After the surprise vote on a procedural motion on Monday, November 26 that seemingly ended chances of passage of the Sportsmen’s Act of 2012, key Senate members are vowing to work out a solution, according to the American Sportfishing Association. Anglers can do their party and keep the pressure on their Senator.
To help support this important legislation, go to www.keepamericafishing.org/sportsmensact and use the attached template letter to FAX another message to your Senators.
The Sportsman’s Act of 2012 contains 17 distinct measures that are important to anglers and hunters and four that are especially helpful to the sportfishing industry. While the bill has been stalled, we must rally our congressional leaders to make sure it moves forward.
This is the largest sportsmen’s package in a generation.
On November 26 the U.S. Senate failed to advance the Sportsmen’s Act of 2012 (S. 3525). After months of discussion with Senate members by a diverse coalition of angling, hunting and conservation organizations to create a historic bill containing 17 key provisions for anglers, hunters and fish and wildlife conservation, the bill failed to pass over a party line vote on a procedural motion.
The bill ran into trouble when a point of order was raised about whether the bill violated a 2011 budget agreement and a motion to waive the point of order failed by 10 votes. Budget related disputes are not uncommon when large pieces of legislation come to the Senate floor. It is, however, very uncommon for a budget point of order challenging a provision that would modestly increase revenues to sink a bill. Six senators were not present and the vote on the procedural motion to waive the point of order fell along party lines with the exception of two senators.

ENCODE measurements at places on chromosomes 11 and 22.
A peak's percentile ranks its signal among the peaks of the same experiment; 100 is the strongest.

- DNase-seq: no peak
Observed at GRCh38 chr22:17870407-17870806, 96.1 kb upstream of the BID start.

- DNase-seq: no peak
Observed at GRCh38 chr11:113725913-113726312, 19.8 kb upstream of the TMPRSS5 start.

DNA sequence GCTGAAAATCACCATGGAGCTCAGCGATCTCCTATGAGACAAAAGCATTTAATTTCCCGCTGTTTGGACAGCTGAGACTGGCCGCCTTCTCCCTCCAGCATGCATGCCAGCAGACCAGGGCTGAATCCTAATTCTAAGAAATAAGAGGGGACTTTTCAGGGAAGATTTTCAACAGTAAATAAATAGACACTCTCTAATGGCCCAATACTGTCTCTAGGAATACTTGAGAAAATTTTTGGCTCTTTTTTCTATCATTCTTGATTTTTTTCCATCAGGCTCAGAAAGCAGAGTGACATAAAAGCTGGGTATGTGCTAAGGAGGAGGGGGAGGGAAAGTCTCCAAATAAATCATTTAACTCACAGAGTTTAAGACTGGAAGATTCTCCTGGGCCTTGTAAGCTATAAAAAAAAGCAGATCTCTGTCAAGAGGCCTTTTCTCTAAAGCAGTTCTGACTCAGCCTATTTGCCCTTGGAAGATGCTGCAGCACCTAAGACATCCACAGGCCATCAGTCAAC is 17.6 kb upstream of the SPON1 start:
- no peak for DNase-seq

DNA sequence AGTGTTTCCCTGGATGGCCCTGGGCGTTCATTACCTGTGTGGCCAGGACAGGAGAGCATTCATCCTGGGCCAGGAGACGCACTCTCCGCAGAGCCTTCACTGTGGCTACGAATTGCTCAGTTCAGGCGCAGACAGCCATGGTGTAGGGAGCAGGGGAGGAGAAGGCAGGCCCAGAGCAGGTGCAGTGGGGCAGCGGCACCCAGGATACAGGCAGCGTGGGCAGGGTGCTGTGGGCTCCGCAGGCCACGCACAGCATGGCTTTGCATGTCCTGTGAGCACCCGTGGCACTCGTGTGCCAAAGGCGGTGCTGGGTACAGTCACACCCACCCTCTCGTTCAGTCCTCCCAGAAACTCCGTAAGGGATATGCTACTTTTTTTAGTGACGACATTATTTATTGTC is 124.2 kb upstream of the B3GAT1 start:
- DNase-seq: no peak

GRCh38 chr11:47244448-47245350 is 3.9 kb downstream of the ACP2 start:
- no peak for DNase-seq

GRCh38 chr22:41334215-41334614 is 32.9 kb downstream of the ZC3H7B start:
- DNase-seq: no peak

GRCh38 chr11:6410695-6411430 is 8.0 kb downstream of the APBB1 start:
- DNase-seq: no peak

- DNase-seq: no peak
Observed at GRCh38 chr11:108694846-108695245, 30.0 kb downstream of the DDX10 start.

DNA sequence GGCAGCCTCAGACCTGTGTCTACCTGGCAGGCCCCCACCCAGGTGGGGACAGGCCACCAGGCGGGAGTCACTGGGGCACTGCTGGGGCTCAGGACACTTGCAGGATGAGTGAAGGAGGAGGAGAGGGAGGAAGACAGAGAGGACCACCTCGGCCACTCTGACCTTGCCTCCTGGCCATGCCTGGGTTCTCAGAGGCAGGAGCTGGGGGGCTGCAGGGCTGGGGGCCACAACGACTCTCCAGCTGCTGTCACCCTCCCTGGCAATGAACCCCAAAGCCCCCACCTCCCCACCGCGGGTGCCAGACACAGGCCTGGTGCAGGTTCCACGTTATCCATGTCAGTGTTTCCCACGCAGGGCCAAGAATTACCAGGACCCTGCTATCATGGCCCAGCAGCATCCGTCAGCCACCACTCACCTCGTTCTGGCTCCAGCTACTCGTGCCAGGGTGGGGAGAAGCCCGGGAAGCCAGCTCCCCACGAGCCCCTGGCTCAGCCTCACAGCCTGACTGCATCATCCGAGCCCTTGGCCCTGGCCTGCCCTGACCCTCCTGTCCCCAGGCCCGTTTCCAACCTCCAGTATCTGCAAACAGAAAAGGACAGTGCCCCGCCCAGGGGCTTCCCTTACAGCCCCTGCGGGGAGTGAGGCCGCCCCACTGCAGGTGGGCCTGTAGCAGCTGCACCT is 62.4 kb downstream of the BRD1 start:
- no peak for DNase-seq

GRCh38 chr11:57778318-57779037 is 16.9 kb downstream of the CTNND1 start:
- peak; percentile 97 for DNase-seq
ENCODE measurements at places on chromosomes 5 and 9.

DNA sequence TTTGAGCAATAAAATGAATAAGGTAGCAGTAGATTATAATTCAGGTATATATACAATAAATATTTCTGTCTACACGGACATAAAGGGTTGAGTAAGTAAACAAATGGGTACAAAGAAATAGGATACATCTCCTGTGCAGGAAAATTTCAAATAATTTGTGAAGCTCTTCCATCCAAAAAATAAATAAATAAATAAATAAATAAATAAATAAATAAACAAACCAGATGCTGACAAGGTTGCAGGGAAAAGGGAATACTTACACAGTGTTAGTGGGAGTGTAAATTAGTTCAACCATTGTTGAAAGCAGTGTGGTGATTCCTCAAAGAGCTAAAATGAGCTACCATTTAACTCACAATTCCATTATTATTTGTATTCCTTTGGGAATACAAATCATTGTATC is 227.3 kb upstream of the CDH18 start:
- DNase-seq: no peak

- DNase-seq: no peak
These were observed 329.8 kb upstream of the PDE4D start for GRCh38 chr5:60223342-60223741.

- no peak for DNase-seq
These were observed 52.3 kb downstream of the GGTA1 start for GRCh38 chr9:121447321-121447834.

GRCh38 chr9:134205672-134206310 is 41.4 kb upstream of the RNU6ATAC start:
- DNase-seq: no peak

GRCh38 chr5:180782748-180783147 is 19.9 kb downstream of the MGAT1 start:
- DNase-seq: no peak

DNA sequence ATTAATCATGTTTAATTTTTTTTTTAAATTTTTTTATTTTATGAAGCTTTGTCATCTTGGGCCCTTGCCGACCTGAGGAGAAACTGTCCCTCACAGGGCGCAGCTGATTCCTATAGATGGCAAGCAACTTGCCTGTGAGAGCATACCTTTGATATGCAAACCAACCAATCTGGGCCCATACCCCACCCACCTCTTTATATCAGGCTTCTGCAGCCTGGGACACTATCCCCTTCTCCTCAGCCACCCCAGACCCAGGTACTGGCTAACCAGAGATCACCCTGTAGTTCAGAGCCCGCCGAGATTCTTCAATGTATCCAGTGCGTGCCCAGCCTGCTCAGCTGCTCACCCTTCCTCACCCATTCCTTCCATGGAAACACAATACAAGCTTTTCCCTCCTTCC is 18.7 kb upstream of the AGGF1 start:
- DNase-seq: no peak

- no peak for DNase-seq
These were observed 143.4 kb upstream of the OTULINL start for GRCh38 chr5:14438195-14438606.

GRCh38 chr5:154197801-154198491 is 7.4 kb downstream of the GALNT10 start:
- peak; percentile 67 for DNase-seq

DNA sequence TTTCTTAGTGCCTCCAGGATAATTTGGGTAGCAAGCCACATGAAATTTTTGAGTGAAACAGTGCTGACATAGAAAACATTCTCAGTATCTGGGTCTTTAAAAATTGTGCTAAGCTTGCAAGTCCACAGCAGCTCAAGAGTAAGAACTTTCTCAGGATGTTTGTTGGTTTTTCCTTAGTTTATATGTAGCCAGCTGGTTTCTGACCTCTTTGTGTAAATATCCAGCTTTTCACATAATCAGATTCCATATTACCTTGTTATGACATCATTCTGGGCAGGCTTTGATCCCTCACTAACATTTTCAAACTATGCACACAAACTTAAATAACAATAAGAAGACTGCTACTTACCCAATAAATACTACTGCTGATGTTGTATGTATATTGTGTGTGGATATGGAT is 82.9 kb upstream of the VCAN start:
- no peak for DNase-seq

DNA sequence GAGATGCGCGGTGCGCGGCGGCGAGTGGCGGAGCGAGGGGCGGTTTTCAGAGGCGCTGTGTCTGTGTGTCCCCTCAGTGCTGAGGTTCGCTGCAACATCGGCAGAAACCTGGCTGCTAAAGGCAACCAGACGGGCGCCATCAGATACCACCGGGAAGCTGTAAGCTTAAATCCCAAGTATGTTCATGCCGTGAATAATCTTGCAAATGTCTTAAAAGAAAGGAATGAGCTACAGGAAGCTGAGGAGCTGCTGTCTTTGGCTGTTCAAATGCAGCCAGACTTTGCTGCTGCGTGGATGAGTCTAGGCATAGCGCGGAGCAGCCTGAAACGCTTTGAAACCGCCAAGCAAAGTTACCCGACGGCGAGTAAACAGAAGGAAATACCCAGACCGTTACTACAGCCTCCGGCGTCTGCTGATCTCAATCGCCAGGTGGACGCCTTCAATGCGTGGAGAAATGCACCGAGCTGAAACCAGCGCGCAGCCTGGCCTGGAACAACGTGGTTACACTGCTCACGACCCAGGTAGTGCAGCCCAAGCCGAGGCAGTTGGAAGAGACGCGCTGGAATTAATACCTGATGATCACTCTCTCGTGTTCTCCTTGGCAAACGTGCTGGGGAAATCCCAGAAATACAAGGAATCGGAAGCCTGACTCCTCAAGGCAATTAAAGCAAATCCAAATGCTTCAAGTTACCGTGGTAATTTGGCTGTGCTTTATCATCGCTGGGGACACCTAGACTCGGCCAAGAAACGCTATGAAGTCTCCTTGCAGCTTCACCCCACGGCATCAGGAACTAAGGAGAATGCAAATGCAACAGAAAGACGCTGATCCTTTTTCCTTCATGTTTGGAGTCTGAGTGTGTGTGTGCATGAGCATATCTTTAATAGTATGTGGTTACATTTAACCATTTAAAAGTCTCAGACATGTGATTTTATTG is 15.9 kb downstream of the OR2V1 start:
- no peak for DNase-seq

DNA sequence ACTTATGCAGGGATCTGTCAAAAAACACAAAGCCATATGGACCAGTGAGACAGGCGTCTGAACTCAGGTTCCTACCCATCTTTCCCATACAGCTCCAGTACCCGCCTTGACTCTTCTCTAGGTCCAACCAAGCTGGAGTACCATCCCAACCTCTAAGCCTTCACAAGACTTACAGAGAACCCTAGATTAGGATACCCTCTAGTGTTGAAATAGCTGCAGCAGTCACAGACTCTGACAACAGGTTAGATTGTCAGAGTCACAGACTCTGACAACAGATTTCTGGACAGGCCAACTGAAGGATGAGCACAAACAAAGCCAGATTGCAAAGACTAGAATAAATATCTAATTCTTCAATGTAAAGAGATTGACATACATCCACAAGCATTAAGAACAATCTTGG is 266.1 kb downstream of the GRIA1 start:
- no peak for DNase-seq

To see how your Senator voted, please visit the voting results.
Senator Jon Tester (D-Mont.), along with 14 co-sponsors, introduced the Sportsmen’s Act of 2012 on September 10. Individual bills of particular importance to the sportfishing community in the Sportsmen’s Act of 2012 include:
The Hunting, Fishing and Recreational Shooting Protection Act — Blocks ongoing attempts to federally ban lead in recreational fishing equipment and ammunition by amending the Toxic Substances Control Act.
National Fish Habitat Conservation Act — Authorizes the National Fish Habitat Partnership, the most comprehensive effort ever attempted to conserve, restore and enhance fish habitat on a range-wide scale.
Making Public Lands Public Act — Increases access for angling, hunting and recreational shooting on federal lands by directing 1.5 percent of the Land and Water Conservation Fund to ensure access to fishing, hunting and other recreational activities.
To learn more visit www.keepamericafishing.org.